There have been rumours around for almost a year now that there is a strange new research project being carried out at KTH Royal Institute of Technology in Stockholm, called NUCLEARWATERS: Putting Water at the Centre of Nuclear Energy History. As the project leader, I can confirm that these rumours are true and that the project does exist! Being funded by the European Research Council (ERC), it was started up on 1 May 2018 and during the autumn it gained momentum as several new project members were recruited. Our team now comprises three senior researchers – Per Högselius, Kati Lindström and Anna Storm – along with three brand new PhD students – Alicia Gutting, Siegfried Evens and Achim Klüppelberg, who joined us in October 2018. So, not a day too early for launching the project’s website!
The project is based the Division of History of Science, Technology and Environment at KTH, and for those already familiar with this research environment it should not come as a surprise that NUCLEARWATERS is a strongly interdisciplinary project that combines history of technology perspectives on nuclear energy with environmental history, historical geography, political science, risk studies, STS, anthropology, cultural analysis, literary studies and so on. With a budget of €2.5 million, NUCLEARWATERS is one of the largest research projects ever carried out on the history of nuclear energy. However, it will be a very different kind of nuclear history than the ones you might be used to hearing about. If you always wondered what nuclear energy has to do with ancient Mesopotamia, the history of wet rice cultivation in East Asia or Holland’s medieval wind mills, NUCLEARWATERS will be a project that you cannot afford not to be acquainted with. So, welcome to our project website!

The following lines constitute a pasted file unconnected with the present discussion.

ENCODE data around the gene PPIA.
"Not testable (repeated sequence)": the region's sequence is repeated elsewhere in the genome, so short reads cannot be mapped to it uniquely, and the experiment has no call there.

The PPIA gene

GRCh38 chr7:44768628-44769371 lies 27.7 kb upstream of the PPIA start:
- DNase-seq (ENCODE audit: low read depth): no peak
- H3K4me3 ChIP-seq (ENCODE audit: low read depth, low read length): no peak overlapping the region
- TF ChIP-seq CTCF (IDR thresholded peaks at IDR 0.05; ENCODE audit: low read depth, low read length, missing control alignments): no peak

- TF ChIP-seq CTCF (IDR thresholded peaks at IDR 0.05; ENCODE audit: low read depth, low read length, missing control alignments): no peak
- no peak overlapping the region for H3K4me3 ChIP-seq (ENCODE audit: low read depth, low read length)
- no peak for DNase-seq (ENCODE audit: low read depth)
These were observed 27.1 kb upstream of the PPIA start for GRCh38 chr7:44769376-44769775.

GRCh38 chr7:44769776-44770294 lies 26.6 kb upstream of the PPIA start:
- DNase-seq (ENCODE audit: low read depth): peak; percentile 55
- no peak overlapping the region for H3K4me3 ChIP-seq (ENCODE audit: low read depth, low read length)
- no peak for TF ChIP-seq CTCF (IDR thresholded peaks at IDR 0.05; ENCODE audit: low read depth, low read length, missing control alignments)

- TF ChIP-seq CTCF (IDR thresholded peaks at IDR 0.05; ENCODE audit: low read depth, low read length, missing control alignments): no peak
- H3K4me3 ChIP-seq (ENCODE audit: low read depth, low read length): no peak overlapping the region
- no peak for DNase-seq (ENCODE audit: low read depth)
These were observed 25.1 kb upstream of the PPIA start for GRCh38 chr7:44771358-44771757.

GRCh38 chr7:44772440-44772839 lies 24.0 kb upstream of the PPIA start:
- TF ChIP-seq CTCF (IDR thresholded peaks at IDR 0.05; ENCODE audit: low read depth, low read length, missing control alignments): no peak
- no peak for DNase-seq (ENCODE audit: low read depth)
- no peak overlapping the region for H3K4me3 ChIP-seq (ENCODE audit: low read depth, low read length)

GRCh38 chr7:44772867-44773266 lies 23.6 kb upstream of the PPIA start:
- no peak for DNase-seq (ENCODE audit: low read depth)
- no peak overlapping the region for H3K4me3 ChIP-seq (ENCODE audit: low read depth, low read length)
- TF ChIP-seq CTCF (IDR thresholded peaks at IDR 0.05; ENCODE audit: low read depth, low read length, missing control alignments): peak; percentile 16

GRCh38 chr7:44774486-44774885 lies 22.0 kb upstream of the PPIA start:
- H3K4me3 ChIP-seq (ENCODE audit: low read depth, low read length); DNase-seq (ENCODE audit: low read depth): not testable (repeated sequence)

Read more about the NUCLEARWATERS project here!